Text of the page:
April 30, 2019

The Anatomy of a Diamond Grading Report

A Diamond Grading Report is an expert analysis of a diamond’s characteristics. The reporting system was created by the GIA (Gemological Institute of America) in 1953 to establish a common criteria for understanding features and rarities in a diamond. Before that, there was no way to consistently determine its value. But how do you read a benchmark report explaining the important elements of your diamond?

While we find more relevance in the 3Ss — size, shape and sparkle, because they focus on what you can see with the naked eye — a Diamond Grading Report focuses on the industry-defined standard 4Cs of color, clarity, cut and carat weight. This has become the rubric by which the world grades diamonds — and for good or bad — it sets a standard for pricing.

Inside the report, the first section is where you’ll find basic information:

  • The date the the diamond was examined.
  • Report Number — a unique identification number assigned to the report.
  • Shape and Cutting Style of the diamond.
  • Measurements of the diamond.

The second section lists:

  • Carat Weight — This is measured to the nearest hundredth (1 carat equals 1/5 of a gram).
  • Color Grade — This is about how white a diamond appears. The absence of color, from D, to more color, Z — a notation here will expose any color treatment detected in the evaluation process.
  • Clarity Grade — This shows the unique characteristics of a diamond that nature has left behind. These are called inclusions and are evaluated using 10x magnification. Often the naked eye cannot detect the unique inclusions Mother Nature leaves behind. The scale is:
  • Cut Grade — Cut has the biggest impact on the sparkle of a diamond, focusing on appearance when viewed from the top, while also taking into consideration the design and craftsmanship of the gem.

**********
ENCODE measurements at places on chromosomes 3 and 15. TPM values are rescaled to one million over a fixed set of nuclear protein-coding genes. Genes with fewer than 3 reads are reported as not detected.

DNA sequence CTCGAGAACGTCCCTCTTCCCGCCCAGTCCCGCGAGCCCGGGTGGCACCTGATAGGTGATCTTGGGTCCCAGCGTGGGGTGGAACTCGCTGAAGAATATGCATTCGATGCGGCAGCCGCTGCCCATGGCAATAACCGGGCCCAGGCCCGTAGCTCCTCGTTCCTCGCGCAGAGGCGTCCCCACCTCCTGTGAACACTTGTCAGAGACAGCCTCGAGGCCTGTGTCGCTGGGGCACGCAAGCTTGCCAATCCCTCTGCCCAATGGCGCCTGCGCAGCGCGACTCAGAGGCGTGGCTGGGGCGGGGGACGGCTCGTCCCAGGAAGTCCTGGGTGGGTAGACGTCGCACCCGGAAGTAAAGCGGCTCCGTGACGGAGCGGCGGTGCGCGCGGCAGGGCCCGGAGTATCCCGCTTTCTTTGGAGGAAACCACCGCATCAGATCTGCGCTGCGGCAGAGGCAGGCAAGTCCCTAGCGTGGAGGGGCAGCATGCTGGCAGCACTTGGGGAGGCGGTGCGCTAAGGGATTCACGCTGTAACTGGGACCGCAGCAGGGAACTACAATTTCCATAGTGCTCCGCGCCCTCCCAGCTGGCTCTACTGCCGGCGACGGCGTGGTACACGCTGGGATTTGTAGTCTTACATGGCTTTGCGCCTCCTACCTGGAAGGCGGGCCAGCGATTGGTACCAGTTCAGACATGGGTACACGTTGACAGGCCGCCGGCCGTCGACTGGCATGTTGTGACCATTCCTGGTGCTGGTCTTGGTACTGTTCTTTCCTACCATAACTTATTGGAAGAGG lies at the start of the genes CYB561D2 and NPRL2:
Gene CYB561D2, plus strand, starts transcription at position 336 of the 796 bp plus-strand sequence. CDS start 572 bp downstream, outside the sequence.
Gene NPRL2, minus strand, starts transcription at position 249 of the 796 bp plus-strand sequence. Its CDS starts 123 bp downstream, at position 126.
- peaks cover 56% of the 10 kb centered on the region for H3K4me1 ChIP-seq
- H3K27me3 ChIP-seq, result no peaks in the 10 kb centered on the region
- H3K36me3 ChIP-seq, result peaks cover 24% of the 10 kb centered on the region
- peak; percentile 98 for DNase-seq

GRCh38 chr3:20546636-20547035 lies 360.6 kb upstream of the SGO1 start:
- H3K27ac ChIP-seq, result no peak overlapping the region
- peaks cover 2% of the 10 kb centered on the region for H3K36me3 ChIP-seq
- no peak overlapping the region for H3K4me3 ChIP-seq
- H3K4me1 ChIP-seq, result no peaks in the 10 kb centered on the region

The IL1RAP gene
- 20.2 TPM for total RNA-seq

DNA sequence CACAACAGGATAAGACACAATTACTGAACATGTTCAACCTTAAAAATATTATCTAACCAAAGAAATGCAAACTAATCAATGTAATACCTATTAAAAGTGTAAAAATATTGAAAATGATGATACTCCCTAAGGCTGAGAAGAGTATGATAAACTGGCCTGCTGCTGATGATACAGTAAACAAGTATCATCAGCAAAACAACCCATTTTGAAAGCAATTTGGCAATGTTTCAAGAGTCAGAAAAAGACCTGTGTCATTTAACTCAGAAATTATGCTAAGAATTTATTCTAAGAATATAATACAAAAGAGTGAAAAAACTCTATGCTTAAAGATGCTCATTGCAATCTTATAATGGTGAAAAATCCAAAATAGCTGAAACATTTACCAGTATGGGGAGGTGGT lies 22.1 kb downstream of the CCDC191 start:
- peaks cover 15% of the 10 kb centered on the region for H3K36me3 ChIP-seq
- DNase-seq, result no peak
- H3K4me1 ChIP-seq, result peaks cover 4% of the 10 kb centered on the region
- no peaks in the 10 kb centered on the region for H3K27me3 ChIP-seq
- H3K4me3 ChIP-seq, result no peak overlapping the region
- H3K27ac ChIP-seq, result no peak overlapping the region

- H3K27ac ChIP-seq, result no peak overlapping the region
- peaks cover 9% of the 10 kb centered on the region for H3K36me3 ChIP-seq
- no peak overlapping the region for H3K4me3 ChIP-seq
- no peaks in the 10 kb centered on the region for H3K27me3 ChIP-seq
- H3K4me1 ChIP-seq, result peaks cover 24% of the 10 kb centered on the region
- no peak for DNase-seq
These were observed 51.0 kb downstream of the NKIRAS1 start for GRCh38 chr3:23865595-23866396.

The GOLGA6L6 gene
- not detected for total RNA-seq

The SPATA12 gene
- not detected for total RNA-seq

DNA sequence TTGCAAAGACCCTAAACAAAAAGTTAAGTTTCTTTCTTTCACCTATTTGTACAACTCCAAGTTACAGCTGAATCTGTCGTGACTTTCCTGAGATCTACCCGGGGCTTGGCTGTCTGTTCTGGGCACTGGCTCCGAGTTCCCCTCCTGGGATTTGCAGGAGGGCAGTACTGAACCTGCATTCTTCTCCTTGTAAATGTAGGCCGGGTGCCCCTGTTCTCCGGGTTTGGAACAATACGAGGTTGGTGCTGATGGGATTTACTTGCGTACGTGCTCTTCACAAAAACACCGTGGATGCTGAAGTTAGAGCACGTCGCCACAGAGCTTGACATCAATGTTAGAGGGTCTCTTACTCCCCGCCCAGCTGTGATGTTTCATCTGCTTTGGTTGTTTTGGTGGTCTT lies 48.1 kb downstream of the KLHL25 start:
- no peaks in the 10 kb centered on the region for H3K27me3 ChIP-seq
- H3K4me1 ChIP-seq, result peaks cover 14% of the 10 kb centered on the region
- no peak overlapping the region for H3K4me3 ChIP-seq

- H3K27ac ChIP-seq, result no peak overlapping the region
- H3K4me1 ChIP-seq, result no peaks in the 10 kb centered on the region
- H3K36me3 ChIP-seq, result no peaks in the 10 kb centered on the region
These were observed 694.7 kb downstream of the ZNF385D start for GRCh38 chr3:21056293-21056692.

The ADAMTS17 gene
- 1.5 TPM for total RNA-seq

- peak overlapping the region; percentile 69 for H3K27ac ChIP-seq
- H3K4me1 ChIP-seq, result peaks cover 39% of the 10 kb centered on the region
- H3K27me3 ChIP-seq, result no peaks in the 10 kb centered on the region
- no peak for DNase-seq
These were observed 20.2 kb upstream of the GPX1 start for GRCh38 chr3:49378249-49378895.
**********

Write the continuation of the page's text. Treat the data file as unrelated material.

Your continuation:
The third section contains:

  • Polish — focuses on the diamond’s surface smoothness, which reduces light distortion.
  • Symmetry —defines how the facets of a diamond relate to one another.
  • Fluorescence — measures the intensity and color under UV lighting.
  • Inscription(s) — notes anything inscribed on the diamond’s girdle.
  • Comments — includes details not otherwise noted on the report, such as any treatments the diamond has undergone.

Typically there are also diagrams of the diamond, with proportions and maps marking any clarity information. For example:

  • Diamond Proportions — specific measurements of the actual diamond, including table size, girdle thickness, crown angle, pavilion angle, crown height, total depth, pavilion depth, and cutlet.
  • Clarity Characteristics — approximate shape and cutting style of the diamond, indicating inclusions (inside) and blemishes (outside) with a corresponding Key to Symbols explaining the diamond’s unique characteristics.

Finally, the report shows where the diamond falls in the Grading Scale by comparing:

  • Color Grade
  • Clarity Scale
  • Cut Scale
  • The bottom of some reports list the security features of the report itself, including a hologram, watermarks, and a QR code. These security features provide you with the assurance that your Diamond Grading Report is authentic and true. When the barcode is scanned, the report can be verified against its database.

We recommend purchasing only diamonds accompanied by a Diamond Grading Report. It’s the only way you can be assured you’re buying what you think you’re buying. And you’ll need the report for that oh-so-important jewelry insurance.

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